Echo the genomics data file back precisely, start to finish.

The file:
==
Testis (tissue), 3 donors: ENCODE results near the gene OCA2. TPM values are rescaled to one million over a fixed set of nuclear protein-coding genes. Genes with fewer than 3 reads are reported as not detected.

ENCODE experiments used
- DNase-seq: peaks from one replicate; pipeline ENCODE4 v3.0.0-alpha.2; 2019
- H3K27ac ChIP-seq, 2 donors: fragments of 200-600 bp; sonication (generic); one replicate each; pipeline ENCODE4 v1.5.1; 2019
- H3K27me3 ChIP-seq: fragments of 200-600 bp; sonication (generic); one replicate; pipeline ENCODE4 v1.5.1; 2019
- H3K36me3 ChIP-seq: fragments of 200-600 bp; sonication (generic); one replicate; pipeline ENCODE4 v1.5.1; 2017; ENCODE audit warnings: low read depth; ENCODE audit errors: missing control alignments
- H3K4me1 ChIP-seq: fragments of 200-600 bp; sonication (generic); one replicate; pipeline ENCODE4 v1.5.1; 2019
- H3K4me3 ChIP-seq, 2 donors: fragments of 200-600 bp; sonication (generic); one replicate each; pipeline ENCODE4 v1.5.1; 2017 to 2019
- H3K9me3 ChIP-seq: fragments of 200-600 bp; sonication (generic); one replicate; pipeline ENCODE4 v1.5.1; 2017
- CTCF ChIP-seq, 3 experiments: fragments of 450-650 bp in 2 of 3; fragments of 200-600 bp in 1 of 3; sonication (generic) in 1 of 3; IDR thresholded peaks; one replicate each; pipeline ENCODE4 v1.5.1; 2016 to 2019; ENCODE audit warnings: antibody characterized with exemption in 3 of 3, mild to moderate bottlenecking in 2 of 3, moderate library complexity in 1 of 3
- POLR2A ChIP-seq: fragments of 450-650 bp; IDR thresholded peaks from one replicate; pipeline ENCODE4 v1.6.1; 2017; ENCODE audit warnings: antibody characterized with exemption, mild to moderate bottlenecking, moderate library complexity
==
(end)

Testis (tissue), 3 donors: ENCODE results near the gene OCA2. TPM values are rescaled to one million over a fixed set of nuclear protein-coding genes. Genes with fewer than 3 reads are reported as not detected.

ENCODE experiments used
- DNase-seq: peaks from one replicate; pipeline ENCODE4 v3.0.0-alpha.2; 2019
- H3K27ac ChIP-seq, 2 donors: fragments of 200-600 bp; sonication (generic); one replicate each; pipeline ENCODE4 v1.5.1; 2019
- H3K27me3 ChIP-seq: fragments of 200-600 bp; sonication (generic); one replicate; pipeline ENCODE4 v1.5.1; 2019
- H3K36me3 ChIP-seq: fragments of 200-600 bp; sonication (generic); one replicate; pipeline ENCODE4 v1.5.1; 2017; ENCODE audit warnings: low read depth; ENCODE audit errors: missing control alignments
- H3K4me1 ChIP-seq: fragments of 200-600 bp; sonication (generic); one replicate; pipeline ENCODE4 v1.5.1; 2019
- H3K4me3 ChIP-seq, 2 donors: fragments of 200-600 bp; sonication (generic); one replicate each; pipeline ENCODE4 v1.5.1; 2017 to 2019
- H3K9me3 ChIP-seq: fragments of 200-600 bp; sonication (generic); one replicate; pipeline ENCODE4 v1.5.1; 2017
- CTCF ChIP-seq, 3 experiments: fragments of 450-650 bp in 2 of 3; fragments of 200-600 bp in 1 of 3; sonication (generic) in 1 of 3; IDR thresholded peaks; one replicate each; pipeline ENCODE4 v1.5.1; 2016 to 2019; ENCODE audit warnings: antibody characterized with exemption in 3 of 3, mild to moderate bottlenecking in 2 of 3, moderate library complexity in 1 of 3
- POLR2A ChIP-seq: fragments of 450-650 bp; IDR thresholded peaks from one replicate; pipeline ENCODE4 v1.6.1; 2017; ENCODE audit warnings: antibody characterized with exemption, mild to moderate bottlenecking, moderate library complexity